It was better from Theresa May today. She was combative, prickly and forceful at PMQs. The ship is moving on a steadier course. And two toxic enemies have returned to the fold. In the days following the election, both Anna Soubry and Nicky Morgan were ‘helpfully’ suggesting a possible timetable for Mrs May’s departure. Today they both asked supportive questions. And Mrs May read out the answers, tight-lipped. Only those within a yard of her could hear her molars grinding.
The Labour leader got a rather glum cheer from his party. He suggested that the PM should fund a pay-rise for nurses because ‘she seems to have found a billion pounds to save her own job.’
As usual, he had a missive of woe to delight us with. Today’s ray of sunshine was a teacher named ‘David’. This drew facetious whoops from the Tories. And Corbyn responded with a Cockney impersonation. ‘E’s a teacher, all right,’ huffed the Labour chief, ‘and ‘e’s doin a good job. All right?’ David’s testimony seemed calculated to drive anyone to despair. For seven years, the poor chap has enjoyed no pay increase at all (possibly because he’s doing a lousy job and has failed to gain promotion). He has watched in silent agony as the number of teachers leaving the profession has exceeded the number entering it. And his workload has soared. Where, one wonders, does the good David teach? If he’s employed by my local primary school, which is open for just 183 days out of 365, he already enjoys six months’ vacation. Plenty of time for a second career, perhaps manning the complaints desk at Labour HQ.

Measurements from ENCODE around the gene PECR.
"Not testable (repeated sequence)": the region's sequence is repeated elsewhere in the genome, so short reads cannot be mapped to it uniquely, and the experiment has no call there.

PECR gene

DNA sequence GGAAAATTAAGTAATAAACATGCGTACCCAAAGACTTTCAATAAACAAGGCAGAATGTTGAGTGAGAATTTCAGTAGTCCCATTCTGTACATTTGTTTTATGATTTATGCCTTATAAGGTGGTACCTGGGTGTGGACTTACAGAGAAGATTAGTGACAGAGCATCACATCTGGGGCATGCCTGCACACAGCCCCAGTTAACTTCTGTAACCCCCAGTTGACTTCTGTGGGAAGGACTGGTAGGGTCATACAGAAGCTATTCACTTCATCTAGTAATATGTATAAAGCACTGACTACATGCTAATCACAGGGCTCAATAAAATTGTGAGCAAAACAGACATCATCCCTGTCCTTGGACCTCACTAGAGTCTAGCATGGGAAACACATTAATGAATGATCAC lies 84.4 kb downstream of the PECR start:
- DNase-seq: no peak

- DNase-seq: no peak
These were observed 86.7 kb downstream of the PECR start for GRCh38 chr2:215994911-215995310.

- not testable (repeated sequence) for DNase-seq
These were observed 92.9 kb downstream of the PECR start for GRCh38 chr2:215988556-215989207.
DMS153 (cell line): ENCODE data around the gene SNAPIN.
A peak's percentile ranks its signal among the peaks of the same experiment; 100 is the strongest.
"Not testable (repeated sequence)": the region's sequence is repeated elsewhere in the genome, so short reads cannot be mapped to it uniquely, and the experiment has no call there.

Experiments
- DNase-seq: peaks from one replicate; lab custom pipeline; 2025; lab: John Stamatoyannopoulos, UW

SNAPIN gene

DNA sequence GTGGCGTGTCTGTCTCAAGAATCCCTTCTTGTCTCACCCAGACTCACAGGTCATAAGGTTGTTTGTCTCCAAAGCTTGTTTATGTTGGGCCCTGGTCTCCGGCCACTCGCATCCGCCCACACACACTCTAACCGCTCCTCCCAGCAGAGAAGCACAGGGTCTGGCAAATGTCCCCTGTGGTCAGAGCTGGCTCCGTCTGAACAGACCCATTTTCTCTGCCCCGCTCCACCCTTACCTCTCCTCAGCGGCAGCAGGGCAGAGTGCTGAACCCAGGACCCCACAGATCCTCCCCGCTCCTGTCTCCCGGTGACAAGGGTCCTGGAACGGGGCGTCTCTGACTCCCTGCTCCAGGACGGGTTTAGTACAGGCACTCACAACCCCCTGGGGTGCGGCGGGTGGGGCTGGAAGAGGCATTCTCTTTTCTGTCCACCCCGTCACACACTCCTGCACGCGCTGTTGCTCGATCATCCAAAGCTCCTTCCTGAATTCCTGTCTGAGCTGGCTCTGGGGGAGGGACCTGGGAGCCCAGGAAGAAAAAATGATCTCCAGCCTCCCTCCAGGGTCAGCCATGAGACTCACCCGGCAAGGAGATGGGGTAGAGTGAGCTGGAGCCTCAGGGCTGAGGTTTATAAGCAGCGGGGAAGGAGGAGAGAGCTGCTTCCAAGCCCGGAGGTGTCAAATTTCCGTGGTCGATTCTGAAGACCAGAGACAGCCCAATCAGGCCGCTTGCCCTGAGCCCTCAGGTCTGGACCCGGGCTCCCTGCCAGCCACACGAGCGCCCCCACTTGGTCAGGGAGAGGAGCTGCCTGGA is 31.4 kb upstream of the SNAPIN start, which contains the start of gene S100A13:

Mr Corbyn claimed that the pay-cap ‘recklessly exploits the goodwill of public servants’. Mrs May coyly replied that the cap was outside her remit. The entire question has been outsourced to ‘pay-review bodies’ whose recommendations the government invariably adopts. Millions would be saved if this daft paper-chase were abolished and ministers were required to set pay-levels. But ministers are more keen to save face than money.
Labour’s Khalid Mahmood asked about ‘our over-worked, over-stretched and underpaid nurses’ who, he said, ‘are having to use food-banks’. This tale has been expanding gradually and surreptitiously for some time. First, a single nurse was rumoured to have used a food-bank, once. Then it was several nurses visiting them regularly. Now, as suggested by Mahmood, nurses have no choice but to rely on charity for every scrap of bread they eat.
Who to believe? Labour wants us to imagine that all nurses must either beg or starve. The PM claims that the profession is in such rude health that 13,000 more of these angelic life-savers have joined the pay-roll since 2010.
The day’s silliest problem was raised by Brixton MP, Helen Hayes. She asked the PM to resolve a pay dispute at her local art-house cinema whose usherettes have gone on strike. It seems that the cine-philes of south London are suffering untold horrors. A Kurosawa retrospective has already been cancelled. There was no organic popcorn at last Saturday’s screening of Tarkovsky’s Solaris. A shortage of door-staff meant that a Ken Loach talk had to be called off. And the Ingmar Bergman birthday celebrations are in doubt. The traditional all-night screening of his entire opus may have to be moved to the Curzon, in Bloomsbury. Awful, isn’t it? First, nurses living off castaway bread-crusts, and now this.